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The Weekender

Dear All,   Now that both the ESM and the fiscal compact negotiations are out of the way, we are entering a critical week for Greece’s negotiations, but the backdrop for global financial markets is relatively supportive: a Federal Reserve ready to keep monetary conditions loose for a longer period of time, a firmer US […]

By: Date: February 6, 2012 Topic: Macroeconomic policy

Dear All,
Now that both the ESM and the fiscal compact negotiations are out of the way, we are entering a critical week for Greece’s negotiations, but the backdrop for global financial markets is relatively supportive: a Federal Reserve ready to keep monetary conditions loose for a longer period of time, a firmer US economy and expectations of large LTRO at the end of February.
In the euro area, there are more pressing concerns as the Bank Lending survey showed that a full-blown credit crunch was taking place in Q4, which will only increase the effects of the coordinated fiscal consolidation efforts across the continent.  On the other hand, the Senior Loans Officer Survey in the US showed increase in demand for credit and some relaxation in credit standards.
Meanwhile, the politics of the crisis remain pressing. Chancellor Merkel’s speech in China sought to enlist more Chinese support but combined an unbalanced assessment of the crisis (it’s all fiscal) with an encouraging pledge for political union. But there are growing doubts in policy circles on the German strategy and on the suitability of such an aggressive European fiscal contraction.
I will focus on:
1.    Key  decision point on Greece
2.    The internal fights inside the ECB
3.    The battle for Portugal

1. Key  decision point on Greece

Another round of furious negotiations took place this weekend in Athens but the reality is that the PSI is no longer a sticking issue. The IMF has in fact set two preconditions to uphold a new IMF program:
·         An agreement between all political stakeholders in Greece on key elements of the new program (such that it can resist the next general elections scheduled for April).
·         The ECB’s participation in the restructuring (see below) must allow a sufficient large debt reduction.
The Troika has refocused its efforts on competitiveness instead of budget consolidation and is seeking a 25% cut in wages, a 35% cut in supplementary pensions. This is an important shift in the Troika’s strategy and one that, at least implicitly, concedes that the first program was poorly designed and that such a frontloaded fiscal consolidation effort ought to be self-defeating.
Greek political leaders (Papandreou, Samaras, and Karatzaferis) have, after half a day of negotiations, agreed to endorse additional fiscal cuts worth some 1.5% of GDP for 2012 but they are still short of an agreement on hard measures to precipitate an internal devaluation. And the Troika therefore cannot sign off a new program.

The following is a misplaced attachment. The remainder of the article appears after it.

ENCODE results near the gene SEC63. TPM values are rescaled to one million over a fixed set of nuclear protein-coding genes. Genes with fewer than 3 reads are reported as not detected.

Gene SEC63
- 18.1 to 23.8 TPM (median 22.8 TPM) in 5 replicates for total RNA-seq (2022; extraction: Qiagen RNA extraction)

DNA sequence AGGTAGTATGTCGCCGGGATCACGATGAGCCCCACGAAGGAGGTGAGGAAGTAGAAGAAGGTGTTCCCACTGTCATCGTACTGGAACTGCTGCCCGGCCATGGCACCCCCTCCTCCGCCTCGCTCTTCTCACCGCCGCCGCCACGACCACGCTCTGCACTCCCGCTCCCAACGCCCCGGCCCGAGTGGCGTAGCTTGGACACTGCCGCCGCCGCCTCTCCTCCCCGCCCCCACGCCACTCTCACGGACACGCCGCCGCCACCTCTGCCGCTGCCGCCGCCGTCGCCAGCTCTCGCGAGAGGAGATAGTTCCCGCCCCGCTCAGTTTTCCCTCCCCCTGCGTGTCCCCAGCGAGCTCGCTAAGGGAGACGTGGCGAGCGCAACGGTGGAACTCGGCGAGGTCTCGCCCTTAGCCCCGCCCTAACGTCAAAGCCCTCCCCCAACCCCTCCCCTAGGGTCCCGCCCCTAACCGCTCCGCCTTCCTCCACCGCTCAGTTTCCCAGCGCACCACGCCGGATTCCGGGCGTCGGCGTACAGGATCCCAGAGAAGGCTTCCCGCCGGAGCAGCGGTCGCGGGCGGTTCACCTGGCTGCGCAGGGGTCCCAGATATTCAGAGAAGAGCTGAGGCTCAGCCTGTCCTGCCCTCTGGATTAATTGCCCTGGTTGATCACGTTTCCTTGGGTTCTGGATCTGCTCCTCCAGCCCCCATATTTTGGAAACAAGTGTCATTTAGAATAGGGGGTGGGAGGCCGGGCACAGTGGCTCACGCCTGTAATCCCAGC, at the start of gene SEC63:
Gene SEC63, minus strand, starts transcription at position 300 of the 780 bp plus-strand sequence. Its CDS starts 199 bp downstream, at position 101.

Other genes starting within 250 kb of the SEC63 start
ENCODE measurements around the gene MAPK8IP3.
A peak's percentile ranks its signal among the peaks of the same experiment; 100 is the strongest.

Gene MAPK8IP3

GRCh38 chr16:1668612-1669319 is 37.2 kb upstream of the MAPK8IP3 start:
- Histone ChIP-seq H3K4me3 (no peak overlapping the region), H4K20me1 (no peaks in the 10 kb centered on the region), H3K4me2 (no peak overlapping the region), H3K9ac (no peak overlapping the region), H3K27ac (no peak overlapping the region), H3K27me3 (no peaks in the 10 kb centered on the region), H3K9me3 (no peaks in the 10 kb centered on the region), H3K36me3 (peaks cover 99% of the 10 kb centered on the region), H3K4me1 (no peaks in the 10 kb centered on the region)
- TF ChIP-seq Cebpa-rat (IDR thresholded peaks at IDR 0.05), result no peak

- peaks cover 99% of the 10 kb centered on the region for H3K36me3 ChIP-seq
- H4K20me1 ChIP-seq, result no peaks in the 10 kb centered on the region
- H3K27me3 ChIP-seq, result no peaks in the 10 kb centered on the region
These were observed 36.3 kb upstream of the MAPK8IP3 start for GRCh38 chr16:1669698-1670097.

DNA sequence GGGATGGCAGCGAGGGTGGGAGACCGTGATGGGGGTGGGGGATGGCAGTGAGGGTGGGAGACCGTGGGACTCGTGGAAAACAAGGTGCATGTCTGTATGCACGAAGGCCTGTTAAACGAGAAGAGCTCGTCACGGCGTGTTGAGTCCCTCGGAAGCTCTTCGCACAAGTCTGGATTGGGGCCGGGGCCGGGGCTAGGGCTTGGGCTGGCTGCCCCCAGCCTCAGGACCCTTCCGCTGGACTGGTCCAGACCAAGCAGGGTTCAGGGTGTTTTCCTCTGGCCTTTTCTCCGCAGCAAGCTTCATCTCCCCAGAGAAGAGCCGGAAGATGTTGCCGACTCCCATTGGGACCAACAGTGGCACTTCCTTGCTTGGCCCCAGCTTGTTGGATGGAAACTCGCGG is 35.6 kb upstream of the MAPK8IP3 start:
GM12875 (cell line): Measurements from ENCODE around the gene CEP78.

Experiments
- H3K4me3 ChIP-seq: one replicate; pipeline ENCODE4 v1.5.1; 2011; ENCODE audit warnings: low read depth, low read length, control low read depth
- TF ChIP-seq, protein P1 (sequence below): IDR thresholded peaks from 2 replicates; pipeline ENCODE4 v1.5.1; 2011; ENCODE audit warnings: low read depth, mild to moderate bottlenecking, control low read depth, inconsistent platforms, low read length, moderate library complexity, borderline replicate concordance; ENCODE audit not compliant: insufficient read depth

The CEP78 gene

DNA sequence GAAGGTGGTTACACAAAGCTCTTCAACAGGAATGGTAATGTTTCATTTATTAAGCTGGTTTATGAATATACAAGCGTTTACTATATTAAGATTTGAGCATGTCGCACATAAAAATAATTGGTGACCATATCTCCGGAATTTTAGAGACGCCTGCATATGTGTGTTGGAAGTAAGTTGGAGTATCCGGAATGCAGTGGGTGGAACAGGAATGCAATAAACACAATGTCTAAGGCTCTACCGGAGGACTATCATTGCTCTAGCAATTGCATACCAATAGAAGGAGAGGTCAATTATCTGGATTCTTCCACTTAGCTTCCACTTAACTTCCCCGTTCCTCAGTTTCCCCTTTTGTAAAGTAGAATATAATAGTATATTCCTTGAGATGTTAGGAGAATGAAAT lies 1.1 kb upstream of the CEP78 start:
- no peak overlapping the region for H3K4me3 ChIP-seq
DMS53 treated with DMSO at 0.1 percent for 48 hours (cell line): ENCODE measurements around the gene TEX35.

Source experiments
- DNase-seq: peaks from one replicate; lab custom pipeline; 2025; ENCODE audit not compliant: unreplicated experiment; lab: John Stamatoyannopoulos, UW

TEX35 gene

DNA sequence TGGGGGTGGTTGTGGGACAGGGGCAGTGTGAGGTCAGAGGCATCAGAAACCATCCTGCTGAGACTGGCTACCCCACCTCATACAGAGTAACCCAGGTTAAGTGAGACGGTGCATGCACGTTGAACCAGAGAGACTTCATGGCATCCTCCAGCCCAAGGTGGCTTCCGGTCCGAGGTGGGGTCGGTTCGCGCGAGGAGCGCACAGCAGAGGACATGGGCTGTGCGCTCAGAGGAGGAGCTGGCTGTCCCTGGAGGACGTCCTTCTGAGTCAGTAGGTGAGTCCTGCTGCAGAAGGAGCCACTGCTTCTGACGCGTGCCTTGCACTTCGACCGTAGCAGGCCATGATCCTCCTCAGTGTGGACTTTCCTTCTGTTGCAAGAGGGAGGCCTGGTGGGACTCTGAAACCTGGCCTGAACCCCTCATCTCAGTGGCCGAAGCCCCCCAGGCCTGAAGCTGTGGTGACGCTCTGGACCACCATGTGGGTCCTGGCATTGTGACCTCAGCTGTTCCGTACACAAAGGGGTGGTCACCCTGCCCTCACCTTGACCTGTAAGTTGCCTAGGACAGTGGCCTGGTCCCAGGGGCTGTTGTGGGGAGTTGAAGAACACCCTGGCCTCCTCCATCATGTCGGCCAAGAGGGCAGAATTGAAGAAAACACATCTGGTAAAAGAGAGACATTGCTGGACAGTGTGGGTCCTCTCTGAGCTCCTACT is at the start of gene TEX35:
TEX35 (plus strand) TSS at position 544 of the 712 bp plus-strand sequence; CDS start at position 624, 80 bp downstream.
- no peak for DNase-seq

In this context, the extraordinary Eurogroup meeting pre-scheduled for tomorrow and which ought to agree on the Memorandum of Understanding necessary to make available 30bn of official European money in order for the PSI exchange to take place is in a difficult position.
Meanwhile, there are talks of a potential vote by the Greek parliament for the retrofitting of CACs but this is very much in flux and depends largely on the outcome of the ongoing negotiations.
All in all, the line in the sand was set for the actual exchange to take place on the 13th of February but this requires a sequence of relatively high stakes events to take place in the next few days:
·         Written agreement by the Greek authorities to agree on the conditionality of the second program (meeting scheduled for Monday morning between Greek political leaders).
·         Agreement by the ECB to take a sufficiently large loss to help Greece to reach a sustainable debt level.
·         Agreement by the EFSF to finance a 30bn euros necessary for the exchange.
·         Agreement by the IMF to provide more capital and roll over the existing Stand By program into an Extended Fund Facility which would effectively restructure Greece’s redemption towards the IMF.
As it stands, the deadlock is at the level of the Greek political class. I don’t rule out that an agreement will be found although if it doesn’t happen, the probability of a hard default or the activation of CACs will quickly jump.

2. The internal fight inside the ECB about the LTRO

There are two important disputes taking place within the ECB. The first one is about Greece and the degree, nature and scope of any official sector involvement should there be any. The second is about the LTRO and the extent to which it should be relied upon.
On Greece, there seems to be a growing consensus in the Governing council about the fact that an OSI has become necessary. The IMF has helped the ECB to come to terms with this idea and has in fact increased the pressure by tacitly making a 100% participation rate a precondition to a second Greek program.
There are now divergences inside the ECB about the way to actually split and compensate the ECB for this loss. What is now clear is that whatever GGBs held on the investment portfolio in National Central Banks’ balance sheets will be brought for restructuring but these are relatively marginal in the overall exposure of the eurosytem.